Inside the Cranberry Harvest

01 Oct 2014
2 min read
Everyone loves a little red morsel in the winter, but what’s the process behind our indulgence? Finally ready to harvest, we give you the low down on the process behind bringing cranberries to the winter market…


The cranberry (vaccinium macrocarpon) requires a very special soil and climate. It only grows on very sour soils of high moor and needs a lot of water and an ideal climate in which it can grow from May until September. The plant belongs to the heather plant family and to the species of blueberries and ligonberries. The versatile red berries are grown throughout the northern part of the United States. The areas in the states Wisconsin, Washington, New Jersey, Oregon and Massachusetts offer the special conditions that cranberries require. Cranberries grow on low lying vines in impenneable beds layered with sand, peat, gravel and clay. These beds are known as “bogs” or “marshes” and were originally created by glacial deposits. Commercial bogs use a system of ditches, ponds and wet soil.

The cranberry season begins in winter when the farmers flood the fields with water. A blanket of ice forms, then the underlying water is drained. The remaining ice sheet functions as an isolating layer during the coldest winter months. In spring, the fields thaw and dry, shortly afterwards the flowering begins. In mid-July the petals fall from the flowers leaving tiny green nodes that eventually turn into cranberries throughout the summer.


Cranberries are harvested from September until the beginning of November. There are two different ways to harvest cranberries:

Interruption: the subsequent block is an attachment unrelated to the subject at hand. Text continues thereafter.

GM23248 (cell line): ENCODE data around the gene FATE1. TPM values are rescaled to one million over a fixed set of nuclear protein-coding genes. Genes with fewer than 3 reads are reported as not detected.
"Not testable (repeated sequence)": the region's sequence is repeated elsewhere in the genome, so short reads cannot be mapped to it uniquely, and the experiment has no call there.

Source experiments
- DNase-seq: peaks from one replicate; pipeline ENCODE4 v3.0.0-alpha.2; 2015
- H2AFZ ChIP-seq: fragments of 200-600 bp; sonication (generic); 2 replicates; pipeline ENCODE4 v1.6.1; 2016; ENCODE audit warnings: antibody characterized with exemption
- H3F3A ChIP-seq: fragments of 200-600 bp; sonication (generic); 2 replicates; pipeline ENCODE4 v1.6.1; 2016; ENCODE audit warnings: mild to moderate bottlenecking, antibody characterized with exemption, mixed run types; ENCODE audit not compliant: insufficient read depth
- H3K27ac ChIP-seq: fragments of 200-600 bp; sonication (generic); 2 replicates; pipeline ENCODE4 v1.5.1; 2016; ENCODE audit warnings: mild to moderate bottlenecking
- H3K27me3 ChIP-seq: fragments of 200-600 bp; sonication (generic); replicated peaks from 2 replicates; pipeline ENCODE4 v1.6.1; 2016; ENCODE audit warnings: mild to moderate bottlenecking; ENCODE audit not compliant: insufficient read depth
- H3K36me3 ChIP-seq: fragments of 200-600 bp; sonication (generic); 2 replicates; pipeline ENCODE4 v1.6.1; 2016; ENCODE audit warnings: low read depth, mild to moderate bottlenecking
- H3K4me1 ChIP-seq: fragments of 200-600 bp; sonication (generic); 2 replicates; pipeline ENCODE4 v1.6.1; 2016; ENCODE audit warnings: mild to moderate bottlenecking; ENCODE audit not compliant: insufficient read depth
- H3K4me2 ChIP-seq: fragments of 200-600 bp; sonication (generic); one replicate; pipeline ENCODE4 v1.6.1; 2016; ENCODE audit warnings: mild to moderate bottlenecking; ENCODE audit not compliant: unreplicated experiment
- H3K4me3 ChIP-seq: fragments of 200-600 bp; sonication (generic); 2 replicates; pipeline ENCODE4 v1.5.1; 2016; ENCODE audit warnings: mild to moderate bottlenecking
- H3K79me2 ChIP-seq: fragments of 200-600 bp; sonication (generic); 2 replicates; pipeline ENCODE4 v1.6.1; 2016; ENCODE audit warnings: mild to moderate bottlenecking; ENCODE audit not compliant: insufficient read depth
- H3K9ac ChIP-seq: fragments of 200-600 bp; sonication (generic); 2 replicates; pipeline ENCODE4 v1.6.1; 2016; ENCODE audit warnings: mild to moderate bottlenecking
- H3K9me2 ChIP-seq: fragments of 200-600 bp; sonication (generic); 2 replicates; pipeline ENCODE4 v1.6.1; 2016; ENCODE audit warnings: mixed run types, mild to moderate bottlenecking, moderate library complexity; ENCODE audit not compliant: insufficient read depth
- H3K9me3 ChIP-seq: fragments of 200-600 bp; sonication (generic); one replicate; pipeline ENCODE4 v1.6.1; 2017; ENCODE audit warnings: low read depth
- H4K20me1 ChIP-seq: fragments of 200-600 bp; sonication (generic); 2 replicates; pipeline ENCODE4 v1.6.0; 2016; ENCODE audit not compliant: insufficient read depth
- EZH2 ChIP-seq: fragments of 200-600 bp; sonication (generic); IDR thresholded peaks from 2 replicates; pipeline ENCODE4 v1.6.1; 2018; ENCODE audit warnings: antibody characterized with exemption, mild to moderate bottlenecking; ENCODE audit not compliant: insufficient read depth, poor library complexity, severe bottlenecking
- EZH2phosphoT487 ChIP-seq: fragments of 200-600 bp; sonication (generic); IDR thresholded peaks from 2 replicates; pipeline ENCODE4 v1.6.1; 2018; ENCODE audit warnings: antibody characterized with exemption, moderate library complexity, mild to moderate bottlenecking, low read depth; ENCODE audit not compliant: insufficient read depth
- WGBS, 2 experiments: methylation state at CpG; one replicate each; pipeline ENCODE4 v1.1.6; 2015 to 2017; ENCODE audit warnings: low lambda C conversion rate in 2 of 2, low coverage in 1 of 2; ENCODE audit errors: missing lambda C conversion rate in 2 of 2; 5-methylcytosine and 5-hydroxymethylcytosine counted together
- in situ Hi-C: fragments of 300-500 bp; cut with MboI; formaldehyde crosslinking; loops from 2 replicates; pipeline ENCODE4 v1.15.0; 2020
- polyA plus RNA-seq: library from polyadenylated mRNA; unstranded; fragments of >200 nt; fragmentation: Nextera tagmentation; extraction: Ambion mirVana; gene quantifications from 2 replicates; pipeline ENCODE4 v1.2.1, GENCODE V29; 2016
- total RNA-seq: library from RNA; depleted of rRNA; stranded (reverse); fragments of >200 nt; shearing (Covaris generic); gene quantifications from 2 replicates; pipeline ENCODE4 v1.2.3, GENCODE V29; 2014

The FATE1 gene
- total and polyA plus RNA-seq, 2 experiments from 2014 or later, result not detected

Wet harvest

In this method, the farmers flood their bogs with water. With the use of harvesting machines the berries are loosened from the vines. Due to small air pockets in their center, cranberries float to the surface. It even makes a great visual impact on the spectator since it is a colorful event. Conveyors lift the berries from the bog onto trucks and are then transported to processing plants. Here, they are processed to jelly, juice or the like and are made ready for export. Most cranberries are wet harvested since this method is less labor-intensive than the dry harvest.

Dry harvest

Only a small percentage of cranberries are dry harvested. Here, the process uses mechanical pickers resembling lawn mowers. With comb-like conveyor belts the berries are picked and packed into burlap bags. After they have been graded and screened based on their color and ability to bounce (quality test) they are sold fresh.

Find out more about the cranberry in the US at